Monday, 17 April 2017

Hotel Industry Using Government to Crush Airbnb

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Whenever an entrepreneur enters the marketplace, one can be certain that established firms in the same industry will try to use the power of the state to crush their upstart competitor, particularly if he begins taking market share from them. Such is the case with Airbnb, which has seen a significant increase in opposition from all levels of government thanks to a concerted effort on the part of the hotel industry, reports the New York Times.

The Times obtained copies of documents recently presented to the board of the American Hotel and Lodging Association, a trade group that includes such juggernauts as Marriott International and Hilton Worldwide. “In the documents,” writes the paper, “the group sketched out the progress it had already made against Airbnb, and described how it planned to rein in the start-up in the future.” The November board meeting’s minutes said the plan was a “multipronged, national campaign approach at the local, state and federal level.”

That the industry would want to put Airbnb out of business is quite understandable. According to Hospitality Net, a hotel-industry website, a report commissioned by the Hotel Association estimated that Airbnb costs hotels about $450 million in direct revenue per year, with additional losses in the form of lost food and beverage sales and other service fees. The Times says Airbnb, which enables people to rent out unused living space on a short-term basis, “has raised more than $3 billion and secured a $1 billion line of credit” and is valued at about $30 billion. In addition, the increase in the supply of lodging has naturally depressed its price, even during peak periods such as holidays, which has also cut into hotels’ bottom lines.

Government, meanwhile, resents the fact that Airbnb isn’t subject to the onerous taxes it levies on hotel rooms. Hospitality Net reports that local, state, and federal governments miss out on (i.e., are unable to confiscate) $226 million in tax revenues per year from the reduction in hotel stays in New York City alone.

Thus, it isn’t hard to see why the hotel industry and politicians would join forces to take down Airbnb.

Indeed, the documents obtained by the Times list one of the Hotel Association’s objectives: “Build on the success of 2016 efforts to ensure comprehensive legislation in key markets around the country and create a receptive environment to launch a wave of strong bills at the state level while advancing a national narrative that furthers the focus on reining in commercial operators and the need for commonsense regulations on short-term rentals.”

In other words, use government to cripple, if not destroy, Airbnb.

The group’s efforts have already borne fruit. New York Governor Andrew Cuomo (D) signed legislation in October imposing fines of up to $7,500 on New York City apartment dwellers merely for listing their apartments on Airbnb or similar websites. Senators Brian Schatz (D-Hawaii), Elizabeth Warren (D-Mass.), and Dianne Feinstein (D-Calif.) — like Cuomo, members of the party that supposedly defends the little guy from big corporations — sent a letter to the Federal Trade Commission in July “raising concerns about the short-term rental industry,” according to the documents.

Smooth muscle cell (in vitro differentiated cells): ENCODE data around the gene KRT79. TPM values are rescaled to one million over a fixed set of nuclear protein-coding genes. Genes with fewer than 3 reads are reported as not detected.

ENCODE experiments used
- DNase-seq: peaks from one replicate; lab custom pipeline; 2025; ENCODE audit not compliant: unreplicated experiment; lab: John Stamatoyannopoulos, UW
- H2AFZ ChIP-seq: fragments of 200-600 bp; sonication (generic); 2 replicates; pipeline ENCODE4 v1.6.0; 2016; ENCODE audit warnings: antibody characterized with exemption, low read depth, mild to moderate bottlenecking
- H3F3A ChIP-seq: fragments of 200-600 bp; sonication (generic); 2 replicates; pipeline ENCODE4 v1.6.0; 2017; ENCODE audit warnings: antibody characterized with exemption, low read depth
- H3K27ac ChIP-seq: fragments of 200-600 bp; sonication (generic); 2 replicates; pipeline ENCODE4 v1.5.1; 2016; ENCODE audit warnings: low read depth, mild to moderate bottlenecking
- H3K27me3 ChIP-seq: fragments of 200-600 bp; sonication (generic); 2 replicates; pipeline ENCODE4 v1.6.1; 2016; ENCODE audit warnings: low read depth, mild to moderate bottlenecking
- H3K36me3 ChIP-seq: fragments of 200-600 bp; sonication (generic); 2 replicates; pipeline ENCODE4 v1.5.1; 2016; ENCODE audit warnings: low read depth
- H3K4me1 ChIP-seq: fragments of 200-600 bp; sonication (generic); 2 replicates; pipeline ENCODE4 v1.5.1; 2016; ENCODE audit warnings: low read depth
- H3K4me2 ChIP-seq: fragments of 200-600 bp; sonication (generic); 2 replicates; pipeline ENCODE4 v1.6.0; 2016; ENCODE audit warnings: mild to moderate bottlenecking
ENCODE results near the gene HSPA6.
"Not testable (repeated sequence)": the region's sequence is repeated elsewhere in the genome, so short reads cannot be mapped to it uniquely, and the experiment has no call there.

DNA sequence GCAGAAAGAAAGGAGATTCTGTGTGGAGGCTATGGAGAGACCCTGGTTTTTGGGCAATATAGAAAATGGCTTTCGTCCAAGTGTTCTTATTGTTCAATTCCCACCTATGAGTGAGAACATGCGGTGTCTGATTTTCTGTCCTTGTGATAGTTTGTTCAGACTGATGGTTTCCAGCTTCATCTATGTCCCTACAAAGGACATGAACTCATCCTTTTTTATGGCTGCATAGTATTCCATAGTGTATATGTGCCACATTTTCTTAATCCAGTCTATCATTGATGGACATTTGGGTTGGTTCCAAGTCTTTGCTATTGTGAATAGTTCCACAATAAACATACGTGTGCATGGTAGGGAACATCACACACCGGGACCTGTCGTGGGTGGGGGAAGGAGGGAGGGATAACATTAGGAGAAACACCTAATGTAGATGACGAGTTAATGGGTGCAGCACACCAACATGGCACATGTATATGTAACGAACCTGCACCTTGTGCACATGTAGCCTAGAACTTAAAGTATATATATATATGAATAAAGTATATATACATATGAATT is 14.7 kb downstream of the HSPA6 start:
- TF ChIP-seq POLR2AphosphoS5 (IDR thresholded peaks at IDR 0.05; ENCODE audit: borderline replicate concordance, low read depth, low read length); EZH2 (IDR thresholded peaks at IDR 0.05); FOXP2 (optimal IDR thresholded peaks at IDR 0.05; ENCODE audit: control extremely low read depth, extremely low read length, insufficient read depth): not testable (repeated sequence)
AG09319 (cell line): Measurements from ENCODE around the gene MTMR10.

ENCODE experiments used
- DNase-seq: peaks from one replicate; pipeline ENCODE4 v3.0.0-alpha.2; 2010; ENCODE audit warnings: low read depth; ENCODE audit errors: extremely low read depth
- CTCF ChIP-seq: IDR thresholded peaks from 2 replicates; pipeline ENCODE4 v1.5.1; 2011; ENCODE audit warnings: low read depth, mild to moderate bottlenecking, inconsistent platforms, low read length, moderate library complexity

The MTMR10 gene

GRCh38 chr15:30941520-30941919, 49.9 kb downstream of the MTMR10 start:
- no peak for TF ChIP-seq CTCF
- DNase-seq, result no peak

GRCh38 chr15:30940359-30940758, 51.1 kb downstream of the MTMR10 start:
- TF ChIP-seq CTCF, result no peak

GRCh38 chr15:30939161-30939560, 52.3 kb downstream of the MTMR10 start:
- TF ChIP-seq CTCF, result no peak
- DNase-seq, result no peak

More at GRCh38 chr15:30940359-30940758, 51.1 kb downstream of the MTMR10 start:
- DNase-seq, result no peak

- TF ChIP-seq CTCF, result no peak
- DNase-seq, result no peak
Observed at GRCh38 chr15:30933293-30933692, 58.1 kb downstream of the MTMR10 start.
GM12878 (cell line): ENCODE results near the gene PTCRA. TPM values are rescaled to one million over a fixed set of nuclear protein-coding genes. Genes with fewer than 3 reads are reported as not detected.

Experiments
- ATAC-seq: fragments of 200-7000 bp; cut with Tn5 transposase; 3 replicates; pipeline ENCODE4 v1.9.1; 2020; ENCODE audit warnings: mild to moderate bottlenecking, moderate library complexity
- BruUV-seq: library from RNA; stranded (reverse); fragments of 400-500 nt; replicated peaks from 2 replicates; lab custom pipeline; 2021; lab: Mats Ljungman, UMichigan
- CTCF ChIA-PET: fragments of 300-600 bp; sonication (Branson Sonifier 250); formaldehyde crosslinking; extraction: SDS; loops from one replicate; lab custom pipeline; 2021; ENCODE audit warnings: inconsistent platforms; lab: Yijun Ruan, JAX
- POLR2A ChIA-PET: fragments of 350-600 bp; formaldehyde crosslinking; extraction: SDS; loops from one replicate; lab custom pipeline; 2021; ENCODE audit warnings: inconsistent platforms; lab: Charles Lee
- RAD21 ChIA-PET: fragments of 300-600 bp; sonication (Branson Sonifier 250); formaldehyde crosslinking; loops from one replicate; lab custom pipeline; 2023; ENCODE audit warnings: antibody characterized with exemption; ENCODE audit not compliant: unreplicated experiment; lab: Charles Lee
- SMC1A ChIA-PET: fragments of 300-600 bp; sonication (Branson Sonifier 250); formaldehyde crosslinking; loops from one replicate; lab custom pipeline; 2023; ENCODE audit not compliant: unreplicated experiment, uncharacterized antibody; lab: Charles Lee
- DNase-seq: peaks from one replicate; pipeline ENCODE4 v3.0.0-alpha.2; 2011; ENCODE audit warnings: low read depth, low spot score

Furthermore, writes the Times:

The association also met with legislators and attorneys general in dozens of other states to discuss how Airbnb hosts often do not comply with rules imposed on hotels, like anti-discrimination legislation, local tax collection laws, and safety and fire inspection standards. In some markets, the group said, Airbnb is dodging payment of local lodging taxes. In other places, it encouraged officials not to collect taxes from Airbnb hosts so as not to legitimize short-term rentals.

The association claimed legal and regulatory victories last year in Chicago, San Francisco and Los Angeles, as well as in states like Virginia, Tennessee and Utah, where laws were being passed to restrict Airbnb activity. The organization also funded research conducted by a professor at Pennsylvania State University to show that many Airbnb hosts were breaking the law….

This year, the association plans to fund more anti-Airbnb research and roll out a testimonial campaign of people hurt by home sharing, “to provide a counterweight to Airbnb’s strategy of presenting a unified, working-class face,” according to the group’s documents.

In short, as Airbnb spokesman Nick Papas told the newspaper, “The hotel cartel is intent on short-sheeting the middle class so they can keep price-gouging consumers.”

The industry, of course, denies that its efforts have anything at all to do with declining profits. “Airbnb is operating a lodging industry, but it is not playing by the same rules,” Troy Flanagan, the American Hotel and Lodging Association’s vice president for state and local government affairs, told the Times.

But if the problem is that there are too many rules unfairly burdening hotel operators, why not lobby to relax those rules rather than to impose them — and more — on Airbnb? Probably because, as with most regulations, the ones governing the hotel industry exist primarily to suppress competition. Large, existing firms can afford the cost of complying with the regulations, while smaller competitors cannot. Besides, it’s easier and cheaper to lobby government to get rid of competitors than it is to do the hard work of innovating and cutting costs to compete in the marketplace.

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